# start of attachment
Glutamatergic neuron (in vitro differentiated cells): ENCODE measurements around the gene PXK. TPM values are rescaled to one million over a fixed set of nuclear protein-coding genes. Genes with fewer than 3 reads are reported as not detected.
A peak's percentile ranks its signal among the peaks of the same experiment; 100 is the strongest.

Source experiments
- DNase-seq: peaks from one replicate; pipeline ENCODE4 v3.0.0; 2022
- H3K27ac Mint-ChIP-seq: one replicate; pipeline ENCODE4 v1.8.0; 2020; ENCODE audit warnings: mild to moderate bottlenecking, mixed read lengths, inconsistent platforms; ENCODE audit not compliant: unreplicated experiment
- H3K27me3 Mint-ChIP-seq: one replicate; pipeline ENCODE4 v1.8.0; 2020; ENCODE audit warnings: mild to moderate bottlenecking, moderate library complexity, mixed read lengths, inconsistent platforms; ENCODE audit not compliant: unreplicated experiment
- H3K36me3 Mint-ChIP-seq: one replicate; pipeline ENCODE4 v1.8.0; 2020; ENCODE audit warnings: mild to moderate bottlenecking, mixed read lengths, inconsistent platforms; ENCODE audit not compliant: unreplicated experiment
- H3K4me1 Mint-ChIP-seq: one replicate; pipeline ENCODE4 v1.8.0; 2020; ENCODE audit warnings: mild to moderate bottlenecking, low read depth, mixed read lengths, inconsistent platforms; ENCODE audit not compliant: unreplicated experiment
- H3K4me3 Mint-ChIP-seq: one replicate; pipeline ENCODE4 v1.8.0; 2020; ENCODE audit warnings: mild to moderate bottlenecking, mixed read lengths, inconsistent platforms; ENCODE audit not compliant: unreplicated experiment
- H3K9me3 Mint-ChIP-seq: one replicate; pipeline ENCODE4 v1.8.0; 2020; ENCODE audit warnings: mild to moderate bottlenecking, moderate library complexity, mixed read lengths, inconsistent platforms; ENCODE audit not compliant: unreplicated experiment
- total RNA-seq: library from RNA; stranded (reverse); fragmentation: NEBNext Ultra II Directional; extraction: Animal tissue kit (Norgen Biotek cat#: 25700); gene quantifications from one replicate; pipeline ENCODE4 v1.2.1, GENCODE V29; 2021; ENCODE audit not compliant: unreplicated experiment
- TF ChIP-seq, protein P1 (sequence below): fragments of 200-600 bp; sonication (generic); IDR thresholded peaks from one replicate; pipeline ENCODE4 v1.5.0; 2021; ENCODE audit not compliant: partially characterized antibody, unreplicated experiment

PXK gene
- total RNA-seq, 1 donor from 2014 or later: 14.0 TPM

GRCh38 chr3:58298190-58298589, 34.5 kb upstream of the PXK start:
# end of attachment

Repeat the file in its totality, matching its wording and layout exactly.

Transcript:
Glutamatergic neuron (in vitro differentiated cells): ENCODE measurements around the gene PXK. TPM values are rescaled to one million over a fixed set of nuclear protein-coding genes. Genes with fewer than 3 reads are reported as not detected.
A peak's percentile ranks its signal among the peaks of the same experiment; 100 is the strongest.

Source experiments
- DNase-seq: peaks from one replicate; pipeline ENCODE4 v3.0.0; 2022
- H3K27ac Mint-ChIP-seq: one replicate; pipeline ENCODE4 v1.8.0; 2020; ENCODE audit warnings: mild to moderate bottlenecking, mixed read lengths, inconsistent platforms; ENCODE audit not compliant: unreplicated experiment
- H3K27me3 Mint-ChIP-seq: one replicate; pipeline ENCODE4 v1.8.0; 2020; ENCODE audit warnings: mild to moderate bottlenecking, moderate library complexity, mixed read lengths, inconsistent platforms; ENCODE audit not compliant: unreplicated experiment
- H3K36me3 Mint-ChIP-seq: one replicate; pipeline ENCODE4 v1.8.0; 2020; ENCODE audit warnings: mild to moderate bottlenecking, mixed read lengths, inconsistent platforms; ENCODE audit not compliant: unreplicated experiment
- H3K4me1 Mint-ChIP-seq: one replicate; pipeline ENCODE4 v1.8.0; 2020; ENCODE audit warnings: mild to moderate bottlenecking, low read depth, mixed read lengths, inconsistent platforms; ENCODE audit not compliant: unreplicated experiment
- H3K4me3 Mint-ChIP-seq: one replicate; pipeline ENCODE4 v1.8.0; 2020; ENCODE audit warnings: mild to moderate bottlenecking, mixed read lengths, inconsistent platforms; ENCODE audit not compliant: unreplicated experiment
- H3K9me3 Mint-ChIP-seq: one replicate; pipeline ENCODE4 v1.8.0; 2020; ENCODE audit warnings: mild to moderate bottlenecking, moderate library complexity, mixed read lengths, inconsistent platforms; ENCODE audit not compliant: unreplicated experiment
- total RNA-seq: library from RNA; stranded (reverse); fragmentation: NEBNext Ultra II Directional; extraction: Animal tissue kit (Norgen Biotek cat#: 25700); gene quantifications from one replicate; pipeline ENCODE4 v1.2.1, GENCODE V29; 2021; ENCODE audit not compliant: unreplicated experiment
- TF ChIP-seq, protein P1 (sequence below): fragments of 200-600 bp; sonication (generic); IDR thresholded peaks from one replicate; pipeline ENCODE4 v1.5.0; 2021; ENCODE audit not compliant: partially characterized antibody, unreplicated experiment

PXK gene
- total RNA-seq, 1 donor from 2014 or later: 14.0 TPM

GRCh38 chr3:58298190-58298589, 34.5 kb upstream of the PXK start: